When the Nationals cut Elijah Dukes in spring training, they opened themselves up to the possibility that they would start the season without an everyday player in right field. With a day to go before Opening Day, it appears that's how they'll start the year. And though they've made some inquiries about a handful of high-profile options in right, they're prepared to get by with their in-house options for now.
A club source said the Nationals have discussed a trade for right fielder Corey Hart with the Brewers, and talked to the Cubs about outfielder Kosuke Fukudome. They have even inquired about Rays outfielder B.J. Upton, though they came away feeling Tampa Bay wouldn't part with the 24-year-old speedster unless it was out of the AL East race this summer.
But none of those talks have been particularly substantive; the Nationals and Brewers haven't found common ground on a deal for Hart, who is making $4.8 million in his second year of arbitration. Fukudome, who has underperformed in Chicago since coming over from Japan, still has two years left on a deal that will pay him a combined $26.5 million this season and next year and offer him limited no-trade protection. Unless the Cubs were willing to eat a decent portion of the 32-year-old's contract, it's unlikely the Nationals would land him.
The Nationals believe the position is particularly barren around the game, and with so few possible deals, they're hoping their combination of Willie Harris and Willy Taveras will provide a large enough defensive upgrade to offset their marginal offensive skills. Taveras, who made the team after signing a minor-league deal this winter, had an 8.3 Ultimate Zone Rating last year. His on-base percentage was just .275 last season, but he's an above-average defender, and the Nationals hope he and Harris will be able to man the position for now.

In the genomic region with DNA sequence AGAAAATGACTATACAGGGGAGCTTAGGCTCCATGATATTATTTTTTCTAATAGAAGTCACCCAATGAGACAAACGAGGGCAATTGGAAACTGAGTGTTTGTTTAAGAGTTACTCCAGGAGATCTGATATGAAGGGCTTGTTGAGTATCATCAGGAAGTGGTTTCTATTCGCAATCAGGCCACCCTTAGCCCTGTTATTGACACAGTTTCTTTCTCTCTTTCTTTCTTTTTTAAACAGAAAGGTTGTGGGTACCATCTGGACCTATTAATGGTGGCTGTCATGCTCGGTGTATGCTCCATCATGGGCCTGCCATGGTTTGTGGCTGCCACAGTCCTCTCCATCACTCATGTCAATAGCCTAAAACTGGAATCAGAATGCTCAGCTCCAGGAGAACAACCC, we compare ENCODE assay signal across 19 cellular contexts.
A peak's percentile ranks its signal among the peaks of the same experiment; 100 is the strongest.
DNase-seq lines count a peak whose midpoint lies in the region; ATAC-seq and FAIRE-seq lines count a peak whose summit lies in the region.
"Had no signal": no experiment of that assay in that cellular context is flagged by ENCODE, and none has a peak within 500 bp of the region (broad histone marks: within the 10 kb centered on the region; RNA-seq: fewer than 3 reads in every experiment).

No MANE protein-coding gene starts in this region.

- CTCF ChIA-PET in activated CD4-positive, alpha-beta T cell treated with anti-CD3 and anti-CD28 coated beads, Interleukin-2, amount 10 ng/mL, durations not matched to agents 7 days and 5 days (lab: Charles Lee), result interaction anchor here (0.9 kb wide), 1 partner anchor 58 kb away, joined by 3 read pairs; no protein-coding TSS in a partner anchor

It's a similar formula to what the Mariners have used to win in recent years; the three outfielders who played the most games for them last year (Franklin Gutierrez, Ichiro Suzuki and Endy Chavez) all had UZRs of 7.8 or more last season, and their top six outfielders were all over 4.9 runs saved, as measured by UZR. Suzuki and Gutierrez are solid hitters, but the offensive contributions of the Mariners' other outfielders are unimpressive. Still, the team won 88 games last year, one season after finishing with the game's second-worst record behind the Nationals.
The Nationals, for now, will try to suceed with a similar approach. They're likely to continue putting out feelers for a permanent solution in right field. But if there's not a reasonable solution available, they'll try to win with defense first at the position.